A Licensed Battlefield Guide simply must master the ability to use the battlefield’s terrain to show visitors where specific actions occurred, how they relate to other portions of the field, the distance advancing or retreating troops covered, and the direction they took. While intensive reading is necessary to obtain one’s License, a prospective Licensed Battlefield Guide also must devote significant time on the battlefield itself to understand the physical environment in which the armies operated. In addition to the maps in the books in the previous two categories, the following books should help you master the spatial relations critical to giving an informative tour.

Phil Laino, Gettysburg Campaign Atlas, or Bradley Gottfried, The Maps of Gettysburg

Carol Reardon and Tom Vossler, A Field Guide to Gettysburg

Category 4. Specialized non-tactical topics centering on Gettysburg

Inevitably, visitors will ask questions about issues not directly related to the actions of brigades or the decisions of generals. Thus, to get and then keep a visitor’s interest engaged, a Licensed Battlefield Guide often must dig into other integral elements of the broader Gettysburg narrative through human interest stories about local civilians before, during, and after the battle, as well as the political, religious, social and history of the town of Gettysburg. Other visitors may show a greater interest in the care of the wounded, the burial of the dead, the establishment of the Soldiers National Cemetery and the National Battlefield Park, and, of course, President Lincoln and his Address.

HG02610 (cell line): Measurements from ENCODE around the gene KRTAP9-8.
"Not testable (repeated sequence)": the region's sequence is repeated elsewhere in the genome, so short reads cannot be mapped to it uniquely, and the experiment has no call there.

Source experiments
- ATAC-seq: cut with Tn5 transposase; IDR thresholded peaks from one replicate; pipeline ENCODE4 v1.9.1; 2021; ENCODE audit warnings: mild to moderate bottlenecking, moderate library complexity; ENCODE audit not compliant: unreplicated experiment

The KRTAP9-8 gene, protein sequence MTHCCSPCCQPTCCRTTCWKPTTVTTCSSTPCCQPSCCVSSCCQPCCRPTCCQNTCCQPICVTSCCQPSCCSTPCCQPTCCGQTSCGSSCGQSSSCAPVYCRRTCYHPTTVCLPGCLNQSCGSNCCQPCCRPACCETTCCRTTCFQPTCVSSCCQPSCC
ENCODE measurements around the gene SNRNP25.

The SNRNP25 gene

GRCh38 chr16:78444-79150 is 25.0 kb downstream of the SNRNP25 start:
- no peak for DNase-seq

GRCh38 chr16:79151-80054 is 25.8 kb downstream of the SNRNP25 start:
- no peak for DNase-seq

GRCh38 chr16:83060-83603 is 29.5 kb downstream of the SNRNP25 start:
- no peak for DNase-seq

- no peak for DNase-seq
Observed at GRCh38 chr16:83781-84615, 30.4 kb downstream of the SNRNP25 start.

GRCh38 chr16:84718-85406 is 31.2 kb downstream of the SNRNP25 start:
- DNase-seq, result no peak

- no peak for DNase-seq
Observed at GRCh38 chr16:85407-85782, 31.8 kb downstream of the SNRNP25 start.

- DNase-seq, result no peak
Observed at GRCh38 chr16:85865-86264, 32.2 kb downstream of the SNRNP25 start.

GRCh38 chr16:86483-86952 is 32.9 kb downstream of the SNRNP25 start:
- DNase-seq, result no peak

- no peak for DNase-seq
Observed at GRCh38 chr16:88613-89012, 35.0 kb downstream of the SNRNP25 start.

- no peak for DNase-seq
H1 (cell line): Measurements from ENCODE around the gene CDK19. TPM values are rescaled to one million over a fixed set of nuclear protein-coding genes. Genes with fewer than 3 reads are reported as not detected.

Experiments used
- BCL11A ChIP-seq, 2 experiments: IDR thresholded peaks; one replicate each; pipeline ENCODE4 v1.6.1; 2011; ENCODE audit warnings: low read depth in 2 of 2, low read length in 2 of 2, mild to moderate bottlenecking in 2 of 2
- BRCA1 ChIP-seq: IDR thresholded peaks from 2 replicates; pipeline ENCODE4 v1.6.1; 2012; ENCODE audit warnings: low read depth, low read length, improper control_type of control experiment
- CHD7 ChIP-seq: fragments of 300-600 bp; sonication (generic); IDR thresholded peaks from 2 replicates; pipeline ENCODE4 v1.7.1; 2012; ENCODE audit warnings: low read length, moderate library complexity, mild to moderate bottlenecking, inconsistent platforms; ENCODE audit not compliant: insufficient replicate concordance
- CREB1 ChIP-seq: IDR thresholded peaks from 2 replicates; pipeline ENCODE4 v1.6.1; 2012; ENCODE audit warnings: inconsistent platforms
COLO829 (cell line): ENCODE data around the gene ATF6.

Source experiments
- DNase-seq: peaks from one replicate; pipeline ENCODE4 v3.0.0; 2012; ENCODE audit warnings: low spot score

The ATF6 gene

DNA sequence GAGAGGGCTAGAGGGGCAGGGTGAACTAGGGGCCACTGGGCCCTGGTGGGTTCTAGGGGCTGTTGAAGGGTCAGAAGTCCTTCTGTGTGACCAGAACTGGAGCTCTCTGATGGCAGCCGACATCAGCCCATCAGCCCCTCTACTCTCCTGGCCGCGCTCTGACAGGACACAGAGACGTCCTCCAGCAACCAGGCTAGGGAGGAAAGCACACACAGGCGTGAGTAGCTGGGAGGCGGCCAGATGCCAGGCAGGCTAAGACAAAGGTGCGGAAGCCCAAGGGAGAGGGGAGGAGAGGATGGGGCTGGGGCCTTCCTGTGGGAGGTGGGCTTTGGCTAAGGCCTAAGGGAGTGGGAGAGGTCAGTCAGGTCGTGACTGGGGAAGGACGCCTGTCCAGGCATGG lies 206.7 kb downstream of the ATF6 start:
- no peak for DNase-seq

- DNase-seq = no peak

Greg Coco, A Strange and Blighted Land

William Frassanito, Gettysburg: A Journey in Time, and Early Photography at Gettysburg

Timothy H. Smith, The Farms of Gettysburg

Carol Reardon, Pickett’s Charge in History and Memory

Gabor Boritt, ed., The Gettysburg Nobody Knows

Margaret Creighton, Colors of Courage, Gettysburg’s Forgotten History

Gerald R. Bennett, Days of Uncertainty and Dread: The Ordeal Endured by the Citizens at Gettysburg.

Jennifer Murray, On a Great Battlefield, or Jim Weeks, Gettysburg: Memory, Market, and an American Shrine

Fred Hawthorne, Gettysburg: Stories of Men and Monuments as Told by Battlefield Guides.

Roy Frampton, Lincoln and the Human Interest Stories of the Gettysburg National Cemetery

Martin P. Johnson, Writing the Gettysburg Address

Garry Wills, Lincoln at Gettysburg: The Words That Remade America

It is also worth your time to read the standard overviews of the Battle of Gettysburg published by the National Park Service and individual authors to understand what a casual visitor to the battlefield may or may not have had a chance to learn before touring with a Licensed Battlefield Guide.

Category 5: Contextual Reading

A Licensed Battlefield Guide frequently fields very basic questions about the Civil War that require a understanding of the conflict well beyond Gettysburg. Typical questions generally touch on the causes of the war, the fundamentals of military science in the nineteenth century, and the consequences of the war that the nation still struggles to resolve. These works provide a foundation for giving useful historically-sound answers to questions that still stir controversy today.

James McPherson, Battle Cry of Freedom

James McPherson, For Cause and Comrades

Earl J. Hess, Civil War Infantry Tactics, Training, Combat, and Small-Unit Effectiveness

David Blight, Race and Reunion; or Caroline Janney, Remembering the Civil War

John Coski, The Confederate Battle Flag



Tony Horwitz, Confederates in the Attic